and skill as exhibited by Sergt. Edward Langley, of the THIRD Maryland Artillery. He had on the Queen a detachment of 13 men of his artillery, and was placed in charge of the two Parrott guns. He himself took command of the 30-pounder gun in or bow, where he remained during the action, neither he nor his gallant comrades ever leaving their posts for a moment. While our bows were resting against the side of the Indianola, he still manned and fired his gun, though he and his men were without the least covering or protection. In addition to this courage, the skill and judgment he showed in maneuvering his piece, mounted on wheels within a most contracted space, is deserving of equal commendation.
Lieutenant [T. H.] Handy, of the Crescent Artillery, commanded the troops on the Webb. He exhibited the greatest skill and courage in handling his command, and he himself in person manned and pointed his rifled 32-pounder gun. His report will disclose the names of such officers and men as merit special mention.
I learn from verbal report that Lieutenant [H. A.] rice, of the Twenty-first [Thirty-first] Tennessee, on board of the Webb, served most efficiently and gallantly.
Acting Lieutenant Prather served his two field pieces, entirely unprotected, with most unshrinking courage, and was ably seconded by Mr. Charles Scholer, acting as captain of the guns.
Captain Charles J. Pierce, a civilian, commanded and controlled the movements of the Webb. It was he who selected the weak spots of the enemy, and with a steady hand and eye dashed the Webb against the Indianola.
Not only did the officers do their duty, but I have nothing but commendation for the private soldiers. Captain [E. E.] Carnes' and Lieutenant Rice's company, of the Twenty-first [Thirty-first] Tennessee, and the detachment of Lieutenant [R. S.] Dulin, adjutant of Major [James] Burnet's battalion of Texans, were in the expedition of the Queen and Webb, and under fire they, as well as their gallant officers, comported themselves with courage and discipline.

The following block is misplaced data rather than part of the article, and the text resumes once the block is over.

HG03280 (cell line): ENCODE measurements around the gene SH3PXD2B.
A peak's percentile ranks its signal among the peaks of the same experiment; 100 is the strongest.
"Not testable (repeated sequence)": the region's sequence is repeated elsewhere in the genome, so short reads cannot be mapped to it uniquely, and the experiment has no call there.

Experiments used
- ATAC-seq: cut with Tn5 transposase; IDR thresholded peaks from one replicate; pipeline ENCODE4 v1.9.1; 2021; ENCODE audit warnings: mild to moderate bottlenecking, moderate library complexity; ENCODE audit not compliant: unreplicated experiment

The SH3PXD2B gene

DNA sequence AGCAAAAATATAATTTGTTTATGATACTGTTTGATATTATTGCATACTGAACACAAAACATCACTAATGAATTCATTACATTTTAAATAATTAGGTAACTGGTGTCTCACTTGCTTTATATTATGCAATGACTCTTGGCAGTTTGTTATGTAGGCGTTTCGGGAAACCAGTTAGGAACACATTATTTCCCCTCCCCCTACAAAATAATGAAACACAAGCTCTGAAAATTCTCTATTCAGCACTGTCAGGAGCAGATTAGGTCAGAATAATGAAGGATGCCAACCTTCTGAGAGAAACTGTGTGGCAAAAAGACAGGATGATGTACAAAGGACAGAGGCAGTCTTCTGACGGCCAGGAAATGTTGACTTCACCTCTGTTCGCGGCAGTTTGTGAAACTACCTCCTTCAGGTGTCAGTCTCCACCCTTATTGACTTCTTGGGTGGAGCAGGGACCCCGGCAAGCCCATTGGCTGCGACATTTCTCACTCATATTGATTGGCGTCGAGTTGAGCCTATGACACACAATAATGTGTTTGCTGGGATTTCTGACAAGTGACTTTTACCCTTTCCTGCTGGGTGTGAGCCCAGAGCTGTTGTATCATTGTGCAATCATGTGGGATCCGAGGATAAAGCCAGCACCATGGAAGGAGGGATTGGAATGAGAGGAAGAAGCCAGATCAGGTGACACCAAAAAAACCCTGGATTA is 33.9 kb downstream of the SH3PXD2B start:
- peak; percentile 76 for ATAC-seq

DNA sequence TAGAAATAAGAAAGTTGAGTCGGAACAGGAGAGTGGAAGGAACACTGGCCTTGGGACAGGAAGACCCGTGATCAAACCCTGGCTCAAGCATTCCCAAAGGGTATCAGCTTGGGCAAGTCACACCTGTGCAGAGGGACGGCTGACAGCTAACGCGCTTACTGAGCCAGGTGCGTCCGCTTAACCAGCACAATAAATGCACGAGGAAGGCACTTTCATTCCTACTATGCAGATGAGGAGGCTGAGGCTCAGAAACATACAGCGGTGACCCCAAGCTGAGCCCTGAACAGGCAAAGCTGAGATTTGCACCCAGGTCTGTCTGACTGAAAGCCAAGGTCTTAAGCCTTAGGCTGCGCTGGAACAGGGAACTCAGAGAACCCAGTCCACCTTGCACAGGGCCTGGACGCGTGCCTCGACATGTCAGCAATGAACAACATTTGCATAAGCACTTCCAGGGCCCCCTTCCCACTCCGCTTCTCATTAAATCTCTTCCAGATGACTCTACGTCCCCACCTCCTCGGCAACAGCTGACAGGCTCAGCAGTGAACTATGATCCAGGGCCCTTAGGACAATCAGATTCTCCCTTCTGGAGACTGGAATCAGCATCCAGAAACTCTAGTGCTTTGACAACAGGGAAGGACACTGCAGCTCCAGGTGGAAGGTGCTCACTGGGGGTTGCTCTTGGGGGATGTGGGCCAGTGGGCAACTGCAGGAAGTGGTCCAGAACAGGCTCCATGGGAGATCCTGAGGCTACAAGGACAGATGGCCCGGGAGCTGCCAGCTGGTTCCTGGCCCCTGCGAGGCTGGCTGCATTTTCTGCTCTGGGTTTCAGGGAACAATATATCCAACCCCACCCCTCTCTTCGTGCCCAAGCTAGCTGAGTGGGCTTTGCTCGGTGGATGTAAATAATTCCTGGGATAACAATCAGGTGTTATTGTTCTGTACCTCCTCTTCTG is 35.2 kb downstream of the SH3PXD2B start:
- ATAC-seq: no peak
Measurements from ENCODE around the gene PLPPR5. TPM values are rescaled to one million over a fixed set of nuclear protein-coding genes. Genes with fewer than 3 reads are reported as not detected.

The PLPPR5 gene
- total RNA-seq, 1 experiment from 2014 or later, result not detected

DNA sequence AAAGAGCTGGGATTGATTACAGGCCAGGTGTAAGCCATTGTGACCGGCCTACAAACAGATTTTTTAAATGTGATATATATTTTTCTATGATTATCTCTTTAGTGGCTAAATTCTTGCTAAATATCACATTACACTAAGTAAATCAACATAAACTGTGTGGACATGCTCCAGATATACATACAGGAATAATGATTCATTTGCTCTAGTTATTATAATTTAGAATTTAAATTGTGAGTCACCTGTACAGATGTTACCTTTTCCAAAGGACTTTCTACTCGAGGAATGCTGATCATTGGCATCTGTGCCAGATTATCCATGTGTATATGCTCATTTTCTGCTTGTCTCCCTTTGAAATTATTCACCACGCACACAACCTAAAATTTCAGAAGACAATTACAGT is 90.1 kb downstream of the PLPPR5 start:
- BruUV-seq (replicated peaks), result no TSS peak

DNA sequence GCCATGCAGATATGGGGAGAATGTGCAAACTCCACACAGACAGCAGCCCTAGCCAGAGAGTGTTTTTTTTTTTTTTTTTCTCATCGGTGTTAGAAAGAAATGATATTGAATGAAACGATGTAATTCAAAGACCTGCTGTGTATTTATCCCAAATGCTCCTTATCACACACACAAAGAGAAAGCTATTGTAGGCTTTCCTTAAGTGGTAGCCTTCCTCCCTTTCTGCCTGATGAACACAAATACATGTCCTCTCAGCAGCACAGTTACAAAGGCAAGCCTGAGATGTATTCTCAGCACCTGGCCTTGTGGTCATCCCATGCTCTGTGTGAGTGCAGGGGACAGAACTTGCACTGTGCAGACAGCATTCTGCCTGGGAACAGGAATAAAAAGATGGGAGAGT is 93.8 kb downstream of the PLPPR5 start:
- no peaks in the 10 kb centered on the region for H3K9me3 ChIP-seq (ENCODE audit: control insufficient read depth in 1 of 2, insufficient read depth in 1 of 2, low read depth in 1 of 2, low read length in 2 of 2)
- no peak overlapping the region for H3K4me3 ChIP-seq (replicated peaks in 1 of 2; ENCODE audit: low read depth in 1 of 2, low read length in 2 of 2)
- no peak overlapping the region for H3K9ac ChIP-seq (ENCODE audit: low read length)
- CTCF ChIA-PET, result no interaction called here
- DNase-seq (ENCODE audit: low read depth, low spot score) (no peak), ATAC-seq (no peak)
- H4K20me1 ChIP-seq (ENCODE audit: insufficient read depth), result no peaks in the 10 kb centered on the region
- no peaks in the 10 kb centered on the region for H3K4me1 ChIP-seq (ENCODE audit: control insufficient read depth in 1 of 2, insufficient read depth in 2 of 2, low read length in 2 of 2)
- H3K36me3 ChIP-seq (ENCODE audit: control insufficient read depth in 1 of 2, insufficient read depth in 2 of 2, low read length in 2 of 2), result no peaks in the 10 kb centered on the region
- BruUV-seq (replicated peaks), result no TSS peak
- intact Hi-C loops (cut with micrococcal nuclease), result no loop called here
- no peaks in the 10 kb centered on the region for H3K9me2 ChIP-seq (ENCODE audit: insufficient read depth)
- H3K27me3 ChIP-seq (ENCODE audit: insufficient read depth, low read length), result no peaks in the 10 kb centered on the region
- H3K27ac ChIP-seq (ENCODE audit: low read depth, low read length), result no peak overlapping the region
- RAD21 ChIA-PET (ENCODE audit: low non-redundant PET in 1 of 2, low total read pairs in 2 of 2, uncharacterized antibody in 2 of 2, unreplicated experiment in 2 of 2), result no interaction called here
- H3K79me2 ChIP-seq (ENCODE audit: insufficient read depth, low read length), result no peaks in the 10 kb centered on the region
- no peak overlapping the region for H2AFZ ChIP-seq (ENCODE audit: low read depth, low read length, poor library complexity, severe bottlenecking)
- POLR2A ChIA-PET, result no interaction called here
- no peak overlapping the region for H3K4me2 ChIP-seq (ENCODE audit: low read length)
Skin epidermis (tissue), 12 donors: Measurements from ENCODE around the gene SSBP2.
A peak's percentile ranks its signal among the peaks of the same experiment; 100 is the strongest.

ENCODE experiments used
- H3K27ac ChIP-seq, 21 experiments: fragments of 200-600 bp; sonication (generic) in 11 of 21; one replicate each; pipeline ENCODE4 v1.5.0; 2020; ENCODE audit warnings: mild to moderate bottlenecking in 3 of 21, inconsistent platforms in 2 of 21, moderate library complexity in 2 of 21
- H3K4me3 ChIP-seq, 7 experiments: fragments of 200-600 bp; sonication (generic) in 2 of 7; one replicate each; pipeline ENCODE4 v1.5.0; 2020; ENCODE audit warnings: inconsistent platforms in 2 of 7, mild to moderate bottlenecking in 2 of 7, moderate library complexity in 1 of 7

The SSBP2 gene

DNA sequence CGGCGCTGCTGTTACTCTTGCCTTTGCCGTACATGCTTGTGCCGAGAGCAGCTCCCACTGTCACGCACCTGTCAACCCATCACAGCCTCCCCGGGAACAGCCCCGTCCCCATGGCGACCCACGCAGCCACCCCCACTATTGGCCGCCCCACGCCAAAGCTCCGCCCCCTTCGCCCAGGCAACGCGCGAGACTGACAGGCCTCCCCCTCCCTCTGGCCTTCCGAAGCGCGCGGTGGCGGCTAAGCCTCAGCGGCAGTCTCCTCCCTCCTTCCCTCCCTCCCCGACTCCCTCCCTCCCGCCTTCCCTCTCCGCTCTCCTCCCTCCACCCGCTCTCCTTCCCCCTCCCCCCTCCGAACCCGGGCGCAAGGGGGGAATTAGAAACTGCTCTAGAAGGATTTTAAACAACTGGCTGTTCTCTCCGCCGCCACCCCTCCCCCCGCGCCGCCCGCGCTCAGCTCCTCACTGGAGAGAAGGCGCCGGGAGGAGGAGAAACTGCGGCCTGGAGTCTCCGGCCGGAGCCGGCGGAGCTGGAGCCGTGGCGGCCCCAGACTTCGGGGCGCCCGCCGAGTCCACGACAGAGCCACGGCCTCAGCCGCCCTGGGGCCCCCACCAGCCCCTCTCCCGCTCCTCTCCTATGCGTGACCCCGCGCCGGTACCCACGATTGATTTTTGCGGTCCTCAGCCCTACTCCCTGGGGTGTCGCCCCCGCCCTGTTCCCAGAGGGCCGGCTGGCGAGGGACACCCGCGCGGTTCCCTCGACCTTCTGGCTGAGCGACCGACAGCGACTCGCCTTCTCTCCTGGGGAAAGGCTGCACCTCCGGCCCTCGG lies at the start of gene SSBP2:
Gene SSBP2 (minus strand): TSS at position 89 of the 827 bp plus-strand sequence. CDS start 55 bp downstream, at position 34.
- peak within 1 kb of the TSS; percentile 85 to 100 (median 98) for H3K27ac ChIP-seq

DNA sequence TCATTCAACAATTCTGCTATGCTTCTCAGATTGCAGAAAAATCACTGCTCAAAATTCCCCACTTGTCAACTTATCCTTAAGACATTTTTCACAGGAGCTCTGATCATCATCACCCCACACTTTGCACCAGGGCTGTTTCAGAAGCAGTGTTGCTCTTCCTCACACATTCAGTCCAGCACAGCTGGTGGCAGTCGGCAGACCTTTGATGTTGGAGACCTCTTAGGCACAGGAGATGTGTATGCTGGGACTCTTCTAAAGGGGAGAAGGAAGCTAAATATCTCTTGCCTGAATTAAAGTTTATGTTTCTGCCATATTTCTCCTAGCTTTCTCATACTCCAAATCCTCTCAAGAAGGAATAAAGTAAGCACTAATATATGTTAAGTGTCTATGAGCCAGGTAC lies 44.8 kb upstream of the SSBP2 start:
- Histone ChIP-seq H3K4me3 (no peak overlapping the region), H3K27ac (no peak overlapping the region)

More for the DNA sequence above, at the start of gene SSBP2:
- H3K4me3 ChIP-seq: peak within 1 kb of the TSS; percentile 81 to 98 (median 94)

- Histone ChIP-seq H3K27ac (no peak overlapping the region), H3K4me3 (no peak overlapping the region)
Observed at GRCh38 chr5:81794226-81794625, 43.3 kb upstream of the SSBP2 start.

On taking possession, we found our prize rapidly making water, which we could not arrest. Seeing that she would sink, I did not wish that this should take place on the western side of the river, and therefore made fast to her with two of the steamers, and towed her over the river, when she sank in the water up to her gun deck, thus losing to us the greater part of the valuable stores that were in her hold.
Captain [James W.] Mangum, assistant adjutant-general of Brigadier-General [J. C.] Moore, being in Alexandria, accompanied the expedition as a volunteer and acted as my adjutant. He comported himself gallantly under fire, and throughout the expedition rendered me valuable service.
I herewith submit the report of Captain McCloskey,* of the Queen of the WEST. He mentions favorably Captain Carnes and Lieutenant [Henry] Miller, of the Twenty-first [Thirty-first] Tennessee Volunteers; Lieutenant [R. S.] Dulin, adjutant of Major Burnet's battalion of Texans, and Captain T. H. Hutton, chief of artillery; Sergt. Edward Langley, acting as lieutenant in charge of the two Parrott guns and the volunteers; Captain C. H. White, slightly wounded, acting with great efficiency as ordnance officer; Captain Tank, Lieutenant Fisk, Lieutenant C. Stanmyer, and Lieutenant K. R. Hyams, quartermaster and commissary, who exhibited much energy. Lieutenants Stanmyer and Fisk were wounded at their pieces while gallantly acting as captains of artillery.
* Not found.